Foreign Direct Investment Flows into Developing Countries: Impact of Location and Government Policy

By Tarzi, Shah | The Journal of Social, Political, and Economic Studies, Winter 2005 | Go to article overview

Foreign Direct Investment Flows into Developing Countries: Impact of Location and Government Policy


Tarzi, Shah, The Journal of Social, Political, and Economic Studies


This study addresses vital questions: First, why a select group of developing countries receives the lion's share of Foreign Direct Investment (FDI), while the overwhelming majority of less developed countries are left behind? Second, whether and to what extent FDI inflow is a function of a country's FDI policy regime?

The study identifies market size, the rate of growth in market size, economic competitiveness, infrastructure, and worker productivity as key location factors. Further, several specific FDI and trade policies are germane to attracting a significant volume of FDI. These include lowering the ratio between the volume of FDI that is approved, as against the FDI actually undertaken by streamlining the approval process and removing arbitrary foreign ownership ceilings in sectors open for FDI deter foreign investment. In addition, the ability of foreign direct investors to repatriate capital and remit profits, setting up special economic zones to facilitate FDI, lowering regulatory burdens, and flexible labor policies are desirable vehicles for attracting FDI.

Key Words: Foreign Direct Investment; Developing Countries; Multinational Enterprises; Economic Development.

I. Introduction

The beneficial impact of Foreign Direct Investment (FDI) on a nation's economic growth and development has been widely recognized. National governments in the developing world have increasingly come to view FDI as a valuable source of capital; as a highly advantageous source for accessing Western technology, technical and managerial know-how; and as a way to create and upgrade human capital. FDI provides international market access and vital contacts in world markets, and serves as a platform by which to increase national exports. Firm specific assets - capital; technology; technical, managerial and human resource skills; jobs; and access to markets - often lacking in many developing countries are vital to economic development. These special attributes of Foreign Direct Investment are considered as the sine qua non of fast-emerging growth economies in Asia (China in particular). Even India, a country that for decades implemented highly restrictive policies against foreign ownership of domestic assets, is vying with other countries in the region to attract FDI.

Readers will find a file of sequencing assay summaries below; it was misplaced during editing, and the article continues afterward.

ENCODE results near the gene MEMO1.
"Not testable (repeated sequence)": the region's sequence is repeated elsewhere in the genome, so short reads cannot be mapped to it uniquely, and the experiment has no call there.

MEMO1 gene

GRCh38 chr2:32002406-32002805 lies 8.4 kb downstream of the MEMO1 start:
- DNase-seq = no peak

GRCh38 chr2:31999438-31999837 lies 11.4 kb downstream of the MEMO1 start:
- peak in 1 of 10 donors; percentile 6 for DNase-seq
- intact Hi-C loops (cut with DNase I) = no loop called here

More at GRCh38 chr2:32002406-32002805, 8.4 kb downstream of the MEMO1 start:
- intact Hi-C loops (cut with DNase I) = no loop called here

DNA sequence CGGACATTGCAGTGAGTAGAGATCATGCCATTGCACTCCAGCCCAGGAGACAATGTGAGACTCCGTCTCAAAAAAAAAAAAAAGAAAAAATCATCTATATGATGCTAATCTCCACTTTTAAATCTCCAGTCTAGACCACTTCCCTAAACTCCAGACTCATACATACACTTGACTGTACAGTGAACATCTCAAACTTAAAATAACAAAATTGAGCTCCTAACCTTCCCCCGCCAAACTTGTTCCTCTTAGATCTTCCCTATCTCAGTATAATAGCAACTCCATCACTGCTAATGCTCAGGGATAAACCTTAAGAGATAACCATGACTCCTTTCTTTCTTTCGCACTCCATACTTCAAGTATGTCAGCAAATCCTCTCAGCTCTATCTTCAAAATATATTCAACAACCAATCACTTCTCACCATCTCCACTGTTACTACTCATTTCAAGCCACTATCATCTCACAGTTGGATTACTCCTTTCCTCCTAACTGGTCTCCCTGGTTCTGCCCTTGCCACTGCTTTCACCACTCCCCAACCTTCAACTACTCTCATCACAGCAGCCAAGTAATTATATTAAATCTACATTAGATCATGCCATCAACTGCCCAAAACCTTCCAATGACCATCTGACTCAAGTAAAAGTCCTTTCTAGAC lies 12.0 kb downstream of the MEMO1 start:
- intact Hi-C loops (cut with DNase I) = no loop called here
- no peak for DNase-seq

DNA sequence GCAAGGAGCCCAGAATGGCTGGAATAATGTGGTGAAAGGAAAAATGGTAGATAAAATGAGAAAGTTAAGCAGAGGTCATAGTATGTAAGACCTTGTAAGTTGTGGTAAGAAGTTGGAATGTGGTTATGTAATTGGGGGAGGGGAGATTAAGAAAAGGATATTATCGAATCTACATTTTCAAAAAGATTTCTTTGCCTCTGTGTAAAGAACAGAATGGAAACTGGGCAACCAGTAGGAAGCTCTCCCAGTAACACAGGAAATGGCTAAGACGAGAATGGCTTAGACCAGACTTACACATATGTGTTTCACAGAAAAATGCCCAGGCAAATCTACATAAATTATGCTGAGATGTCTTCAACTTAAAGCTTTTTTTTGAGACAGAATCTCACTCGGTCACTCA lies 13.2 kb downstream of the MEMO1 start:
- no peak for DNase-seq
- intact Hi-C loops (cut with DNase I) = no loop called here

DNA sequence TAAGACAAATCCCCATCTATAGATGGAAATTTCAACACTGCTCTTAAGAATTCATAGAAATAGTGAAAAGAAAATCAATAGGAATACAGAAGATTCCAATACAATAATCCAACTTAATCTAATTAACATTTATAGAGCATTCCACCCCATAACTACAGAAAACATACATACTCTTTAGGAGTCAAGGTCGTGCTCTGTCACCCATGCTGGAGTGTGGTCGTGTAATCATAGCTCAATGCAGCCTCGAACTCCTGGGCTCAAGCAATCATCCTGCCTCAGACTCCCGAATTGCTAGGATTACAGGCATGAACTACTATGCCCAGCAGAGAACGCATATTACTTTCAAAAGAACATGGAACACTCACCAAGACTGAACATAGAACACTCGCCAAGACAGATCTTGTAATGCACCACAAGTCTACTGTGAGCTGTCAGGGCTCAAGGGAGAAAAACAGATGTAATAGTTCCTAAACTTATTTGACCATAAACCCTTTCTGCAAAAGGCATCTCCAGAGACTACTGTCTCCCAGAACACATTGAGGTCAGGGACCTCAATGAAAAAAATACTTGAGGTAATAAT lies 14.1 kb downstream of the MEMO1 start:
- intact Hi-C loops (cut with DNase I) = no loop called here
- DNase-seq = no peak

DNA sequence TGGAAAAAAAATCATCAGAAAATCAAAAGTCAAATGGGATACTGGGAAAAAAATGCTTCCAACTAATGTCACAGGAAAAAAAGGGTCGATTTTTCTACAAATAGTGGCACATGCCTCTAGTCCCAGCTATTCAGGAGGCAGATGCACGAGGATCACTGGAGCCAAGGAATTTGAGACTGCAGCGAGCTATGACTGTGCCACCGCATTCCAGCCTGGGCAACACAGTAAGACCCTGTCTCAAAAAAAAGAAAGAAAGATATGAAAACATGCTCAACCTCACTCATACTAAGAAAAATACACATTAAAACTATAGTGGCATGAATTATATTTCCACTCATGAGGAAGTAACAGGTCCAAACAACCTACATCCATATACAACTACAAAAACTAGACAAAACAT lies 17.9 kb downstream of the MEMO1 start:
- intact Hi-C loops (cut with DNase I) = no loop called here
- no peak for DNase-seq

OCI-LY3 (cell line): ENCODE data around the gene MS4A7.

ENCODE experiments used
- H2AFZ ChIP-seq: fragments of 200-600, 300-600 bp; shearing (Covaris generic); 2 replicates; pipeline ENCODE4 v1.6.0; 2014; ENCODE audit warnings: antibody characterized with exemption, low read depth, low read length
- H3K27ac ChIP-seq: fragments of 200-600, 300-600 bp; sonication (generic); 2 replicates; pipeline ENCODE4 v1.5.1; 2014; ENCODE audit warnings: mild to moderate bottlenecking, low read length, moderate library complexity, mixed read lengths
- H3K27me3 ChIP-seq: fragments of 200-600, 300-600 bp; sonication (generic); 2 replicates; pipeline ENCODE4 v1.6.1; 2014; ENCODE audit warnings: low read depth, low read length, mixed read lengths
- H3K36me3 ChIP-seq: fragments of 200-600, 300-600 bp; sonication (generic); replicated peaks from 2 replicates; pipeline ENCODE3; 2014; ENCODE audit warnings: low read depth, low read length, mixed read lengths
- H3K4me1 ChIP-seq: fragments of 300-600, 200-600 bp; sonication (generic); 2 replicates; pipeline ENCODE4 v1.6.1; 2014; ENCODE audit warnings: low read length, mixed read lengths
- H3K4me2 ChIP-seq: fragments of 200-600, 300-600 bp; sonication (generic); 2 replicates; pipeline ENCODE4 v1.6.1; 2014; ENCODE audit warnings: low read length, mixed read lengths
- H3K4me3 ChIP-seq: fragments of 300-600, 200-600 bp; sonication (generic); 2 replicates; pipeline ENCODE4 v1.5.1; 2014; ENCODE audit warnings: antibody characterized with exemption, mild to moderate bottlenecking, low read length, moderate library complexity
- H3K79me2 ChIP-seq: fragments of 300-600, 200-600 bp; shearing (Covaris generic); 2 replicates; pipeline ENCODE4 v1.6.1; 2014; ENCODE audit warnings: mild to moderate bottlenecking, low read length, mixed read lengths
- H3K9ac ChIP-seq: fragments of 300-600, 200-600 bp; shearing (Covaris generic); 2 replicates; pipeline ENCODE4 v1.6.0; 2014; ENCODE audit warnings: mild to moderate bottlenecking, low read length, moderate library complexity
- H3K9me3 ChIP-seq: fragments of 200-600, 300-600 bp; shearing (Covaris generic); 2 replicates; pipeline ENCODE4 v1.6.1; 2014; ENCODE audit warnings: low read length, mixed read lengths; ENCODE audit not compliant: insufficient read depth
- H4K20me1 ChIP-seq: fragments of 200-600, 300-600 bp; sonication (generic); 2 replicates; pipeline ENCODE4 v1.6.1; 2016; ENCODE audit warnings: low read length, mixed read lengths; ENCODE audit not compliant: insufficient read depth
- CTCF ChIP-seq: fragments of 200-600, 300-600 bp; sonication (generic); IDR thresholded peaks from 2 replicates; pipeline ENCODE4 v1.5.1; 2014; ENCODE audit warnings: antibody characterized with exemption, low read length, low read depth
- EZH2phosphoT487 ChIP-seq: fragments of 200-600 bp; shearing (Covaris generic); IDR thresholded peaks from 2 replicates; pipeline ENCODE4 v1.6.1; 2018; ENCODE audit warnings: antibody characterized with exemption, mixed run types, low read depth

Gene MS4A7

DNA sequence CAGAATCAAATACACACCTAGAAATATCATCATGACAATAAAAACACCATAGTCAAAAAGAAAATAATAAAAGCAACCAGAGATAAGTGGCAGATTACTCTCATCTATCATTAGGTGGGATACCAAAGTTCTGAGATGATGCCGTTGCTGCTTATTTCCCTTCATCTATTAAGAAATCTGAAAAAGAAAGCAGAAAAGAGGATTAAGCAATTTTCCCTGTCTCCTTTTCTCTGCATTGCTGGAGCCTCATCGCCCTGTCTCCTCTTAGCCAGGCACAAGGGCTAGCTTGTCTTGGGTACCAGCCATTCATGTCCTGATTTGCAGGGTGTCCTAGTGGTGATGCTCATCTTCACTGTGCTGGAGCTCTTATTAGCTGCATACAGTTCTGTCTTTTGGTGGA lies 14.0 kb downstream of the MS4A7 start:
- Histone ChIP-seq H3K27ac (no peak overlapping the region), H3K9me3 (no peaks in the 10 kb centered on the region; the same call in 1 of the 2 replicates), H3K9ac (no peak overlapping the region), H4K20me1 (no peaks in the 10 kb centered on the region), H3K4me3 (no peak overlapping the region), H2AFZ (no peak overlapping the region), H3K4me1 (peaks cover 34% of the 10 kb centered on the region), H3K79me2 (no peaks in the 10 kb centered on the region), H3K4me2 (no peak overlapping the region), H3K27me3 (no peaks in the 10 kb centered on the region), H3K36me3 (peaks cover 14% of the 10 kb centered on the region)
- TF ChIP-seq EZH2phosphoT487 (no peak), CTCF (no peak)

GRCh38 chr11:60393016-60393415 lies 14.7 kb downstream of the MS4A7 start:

According to one authoritative study, the economic benefits to developing countries from global capital market access may have been roughly as substantial as benefits achieved from access to trade in goods and services. The limited gain in access to global capital markets may be nearly equal to the approximately $350 billion a year in additional GDP, or 5% additional increments in GDP, that have accrued through trade in goods and services. Within the mix of global capital (bank loans, portfolio investments and FDI), the latter is reported to have an especially beneficial impact. The study suggests that "...a rise of one percentage point in the ratio of the stock of FDI to GDP will raise GDP by 0.4 %. In the 1990s the ratio of FDI to GDP in the developing countries went up from 7% to 21%. That rise of 14 percentage points implies an improvement in GDP of 5.6%."1 This increase is exemplified by China's astounding economic growth, partly fueled by the inflow of a huge volume of FDI during the last 15 years.

FDI is the most desirable form of capital inflows for development and growth, compared to other types of foreign capital. Bank debt, for example, is highly risky because the borrower is obligated to pay the loan even if the income of the debtor falls drastically. To be sure, in 2001 developed countries agreed to cancel twenty billion of the developing countries' debt. Still 47 developing countries, including 37 African countries, owe total of $-422 billion. The risk and volatility of bank debt is compounded by loans denominated in foreign currencies, short maturities, or floating interest rates. Similarly, portfolio equity investments with a very short time horizon are highly prone to capital flights, which occur if investment earnings do not materialize due to other macro-economic events such as currency crises, banking crises, and other financial calamities. …

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